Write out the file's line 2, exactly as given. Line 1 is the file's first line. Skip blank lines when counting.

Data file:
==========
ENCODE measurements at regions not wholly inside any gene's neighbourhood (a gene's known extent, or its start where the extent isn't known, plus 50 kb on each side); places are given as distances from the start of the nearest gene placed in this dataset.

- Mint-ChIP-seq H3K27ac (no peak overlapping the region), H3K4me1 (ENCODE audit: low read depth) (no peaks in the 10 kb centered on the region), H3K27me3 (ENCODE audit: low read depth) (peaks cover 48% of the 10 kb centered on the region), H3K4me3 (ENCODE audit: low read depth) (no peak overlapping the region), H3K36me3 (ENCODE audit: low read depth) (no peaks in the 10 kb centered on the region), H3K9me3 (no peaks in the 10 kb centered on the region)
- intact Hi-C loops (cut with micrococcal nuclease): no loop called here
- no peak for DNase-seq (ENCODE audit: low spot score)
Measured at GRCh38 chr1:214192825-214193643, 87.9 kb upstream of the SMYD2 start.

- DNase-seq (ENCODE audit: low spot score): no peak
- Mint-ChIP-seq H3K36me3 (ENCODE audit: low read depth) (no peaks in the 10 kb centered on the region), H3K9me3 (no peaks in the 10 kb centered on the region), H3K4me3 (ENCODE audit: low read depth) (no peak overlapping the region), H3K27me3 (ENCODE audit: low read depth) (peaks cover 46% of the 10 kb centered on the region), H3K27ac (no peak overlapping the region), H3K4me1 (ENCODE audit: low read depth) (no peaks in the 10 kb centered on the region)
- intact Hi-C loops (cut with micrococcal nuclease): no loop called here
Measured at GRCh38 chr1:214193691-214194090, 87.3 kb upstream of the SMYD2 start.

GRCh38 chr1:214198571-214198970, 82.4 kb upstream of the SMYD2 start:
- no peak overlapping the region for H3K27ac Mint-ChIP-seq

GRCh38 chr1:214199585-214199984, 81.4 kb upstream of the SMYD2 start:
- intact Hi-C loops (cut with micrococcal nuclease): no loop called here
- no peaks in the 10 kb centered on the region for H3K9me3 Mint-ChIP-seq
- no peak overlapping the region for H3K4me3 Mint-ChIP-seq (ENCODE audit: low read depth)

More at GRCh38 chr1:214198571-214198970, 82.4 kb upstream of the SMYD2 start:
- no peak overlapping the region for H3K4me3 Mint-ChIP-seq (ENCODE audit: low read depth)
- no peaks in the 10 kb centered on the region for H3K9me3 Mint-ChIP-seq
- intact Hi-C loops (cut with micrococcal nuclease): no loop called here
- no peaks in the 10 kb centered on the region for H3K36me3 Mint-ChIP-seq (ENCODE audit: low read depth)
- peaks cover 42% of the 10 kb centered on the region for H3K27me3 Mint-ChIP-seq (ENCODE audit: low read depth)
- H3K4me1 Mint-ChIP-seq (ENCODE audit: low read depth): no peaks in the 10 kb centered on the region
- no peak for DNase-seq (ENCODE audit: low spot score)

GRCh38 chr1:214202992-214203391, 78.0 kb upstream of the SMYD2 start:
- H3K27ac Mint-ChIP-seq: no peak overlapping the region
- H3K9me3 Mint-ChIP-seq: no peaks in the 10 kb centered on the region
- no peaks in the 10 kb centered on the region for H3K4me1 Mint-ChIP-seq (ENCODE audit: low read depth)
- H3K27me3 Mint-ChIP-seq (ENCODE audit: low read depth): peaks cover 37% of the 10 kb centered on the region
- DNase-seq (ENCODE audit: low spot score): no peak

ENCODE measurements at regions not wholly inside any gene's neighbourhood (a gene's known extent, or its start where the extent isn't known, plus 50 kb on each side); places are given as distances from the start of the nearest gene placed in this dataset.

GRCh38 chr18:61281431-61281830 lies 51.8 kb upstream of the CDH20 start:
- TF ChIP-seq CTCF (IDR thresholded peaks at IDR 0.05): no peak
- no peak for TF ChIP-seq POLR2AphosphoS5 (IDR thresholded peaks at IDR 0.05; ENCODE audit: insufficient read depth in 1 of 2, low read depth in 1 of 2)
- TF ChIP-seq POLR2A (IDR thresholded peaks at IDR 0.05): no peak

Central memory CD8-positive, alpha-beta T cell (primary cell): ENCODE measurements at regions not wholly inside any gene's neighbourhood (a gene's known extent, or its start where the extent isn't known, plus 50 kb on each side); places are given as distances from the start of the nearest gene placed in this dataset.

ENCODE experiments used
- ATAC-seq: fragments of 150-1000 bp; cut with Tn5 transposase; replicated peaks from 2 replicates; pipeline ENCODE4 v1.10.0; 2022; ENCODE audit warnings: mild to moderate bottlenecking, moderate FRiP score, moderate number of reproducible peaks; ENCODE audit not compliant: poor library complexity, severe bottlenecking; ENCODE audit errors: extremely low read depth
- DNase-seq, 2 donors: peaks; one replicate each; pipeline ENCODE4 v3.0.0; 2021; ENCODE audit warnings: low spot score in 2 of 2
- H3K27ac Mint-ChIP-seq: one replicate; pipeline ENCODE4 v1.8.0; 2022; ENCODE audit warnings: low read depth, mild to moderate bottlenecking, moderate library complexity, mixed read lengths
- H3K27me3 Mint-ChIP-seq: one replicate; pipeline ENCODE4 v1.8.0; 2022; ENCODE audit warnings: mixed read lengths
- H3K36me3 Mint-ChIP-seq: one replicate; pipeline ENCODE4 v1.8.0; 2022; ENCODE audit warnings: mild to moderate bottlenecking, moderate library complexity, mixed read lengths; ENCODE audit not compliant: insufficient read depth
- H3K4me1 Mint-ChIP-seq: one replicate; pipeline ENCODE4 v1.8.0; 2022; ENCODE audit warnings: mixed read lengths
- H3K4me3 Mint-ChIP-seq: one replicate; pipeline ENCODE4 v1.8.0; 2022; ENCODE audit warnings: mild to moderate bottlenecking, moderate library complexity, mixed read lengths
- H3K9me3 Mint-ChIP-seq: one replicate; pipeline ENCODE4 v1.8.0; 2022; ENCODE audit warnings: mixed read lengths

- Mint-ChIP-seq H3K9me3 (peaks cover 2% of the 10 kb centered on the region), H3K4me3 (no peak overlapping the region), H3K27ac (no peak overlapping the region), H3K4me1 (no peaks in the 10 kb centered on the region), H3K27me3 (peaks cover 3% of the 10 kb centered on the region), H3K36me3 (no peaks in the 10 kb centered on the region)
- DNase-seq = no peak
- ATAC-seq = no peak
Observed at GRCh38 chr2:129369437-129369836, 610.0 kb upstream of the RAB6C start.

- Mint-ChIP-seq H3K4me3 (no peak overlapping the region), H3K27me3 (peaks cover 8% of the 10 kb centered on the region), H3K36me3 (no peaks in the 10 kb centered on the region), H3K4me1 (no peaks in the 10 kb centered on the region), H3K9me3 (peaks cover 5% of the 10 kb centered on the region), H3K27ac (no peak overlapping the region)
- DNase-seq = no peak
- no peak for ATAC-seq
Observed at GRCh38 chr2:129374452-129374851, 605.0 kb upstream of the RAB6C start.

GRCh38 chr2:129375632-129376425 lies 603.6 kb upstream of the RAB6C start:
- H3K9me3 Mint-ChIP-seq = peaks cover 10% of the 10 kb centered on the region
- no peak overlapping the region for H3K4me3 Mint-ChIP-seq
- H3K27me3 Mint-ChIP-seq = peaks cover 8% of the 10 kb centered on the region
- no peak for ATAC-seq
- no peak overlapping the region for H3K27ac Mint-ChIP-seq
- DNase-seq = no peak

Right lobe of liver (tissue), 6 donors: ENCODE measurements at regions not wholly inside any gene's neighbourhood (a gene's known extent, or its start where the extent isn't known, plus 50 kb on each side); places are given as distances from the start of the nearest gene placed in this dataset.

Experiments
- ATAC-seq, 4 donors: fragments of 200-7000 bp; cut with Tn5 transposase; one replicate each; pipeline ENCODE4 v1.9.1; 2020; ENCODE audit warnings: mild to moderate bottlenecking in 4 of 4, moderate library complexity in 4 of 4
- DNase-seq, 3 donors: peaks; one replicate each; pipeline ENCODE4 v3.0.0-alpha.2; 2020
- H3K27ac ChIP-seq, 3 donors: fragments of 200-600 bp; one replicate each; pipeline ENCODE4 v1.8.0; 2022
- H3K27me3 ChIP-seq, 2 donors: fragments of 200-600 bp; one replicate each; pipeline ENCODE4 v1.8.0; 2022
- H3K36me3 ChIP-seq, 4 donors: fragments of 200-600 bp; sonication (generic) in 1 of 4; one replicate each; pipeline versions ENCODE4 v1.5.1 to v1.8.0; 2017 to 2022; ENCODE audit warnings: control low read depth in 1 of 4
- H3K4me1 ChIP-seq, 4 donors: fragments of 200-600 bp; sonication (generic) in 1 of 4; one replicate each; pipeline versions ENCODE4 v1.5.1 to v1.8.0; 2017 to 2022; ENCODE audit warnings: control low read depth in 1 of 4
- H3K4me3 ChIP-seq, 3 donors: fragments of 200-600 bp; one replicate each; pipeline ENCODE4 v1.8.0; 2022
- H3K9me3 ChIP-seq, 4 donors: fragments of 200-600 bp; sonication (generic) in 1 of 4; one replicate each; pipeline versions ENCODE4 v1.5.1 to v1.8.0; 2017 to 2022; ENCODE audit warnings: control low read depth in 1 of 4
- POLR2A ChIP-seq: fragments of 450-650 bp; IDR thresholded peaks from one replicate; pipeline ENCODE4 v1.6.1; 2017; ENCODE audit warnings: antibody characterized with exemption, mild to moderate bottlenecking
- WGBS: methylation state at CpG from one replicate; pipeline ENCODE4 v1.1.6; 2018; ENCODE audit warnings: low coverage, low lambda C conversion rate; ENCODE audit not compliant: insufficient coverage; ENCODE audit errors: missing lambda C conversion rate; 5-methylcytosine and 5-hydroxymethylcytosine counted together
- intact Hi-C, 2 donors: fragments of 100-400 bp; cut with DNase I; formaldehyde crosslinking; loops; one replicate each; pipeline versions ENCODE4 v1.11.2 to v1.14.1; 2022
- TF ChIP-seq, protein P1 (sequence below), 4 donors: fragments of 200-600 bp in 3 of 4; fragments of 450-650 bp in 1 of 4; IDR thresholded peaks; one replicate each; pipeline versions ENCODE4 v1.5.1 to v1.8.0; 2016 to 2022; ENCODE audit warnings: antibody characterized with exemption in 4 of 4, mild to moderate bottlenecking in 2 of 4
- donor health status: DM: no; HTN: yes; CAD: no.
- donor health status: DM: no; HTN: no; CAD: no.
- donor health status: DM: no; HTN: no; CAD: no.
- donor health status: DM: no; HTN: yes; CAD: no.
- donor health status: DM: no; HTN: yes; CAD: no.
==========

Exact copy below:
- Mint-ChIP-seq H3K27ac (no peak overlapping the region), H3K4me1 (ENCODE audit: low read depth) (no peaks in the 10 kb centered on the region), H3K27me3 (ENCODE audit: low read depth) (peaks cover 48% of the 10 kb centered on the region), H3K4me3 (ENCODE audit: low read depth) (no peak overlapping the region), H3K36me3 (ENCODE audit: low read depth) (no peaks in the 10 kb centered on the region), H3K9me3 (no peaks in the 10 kb centered on the region)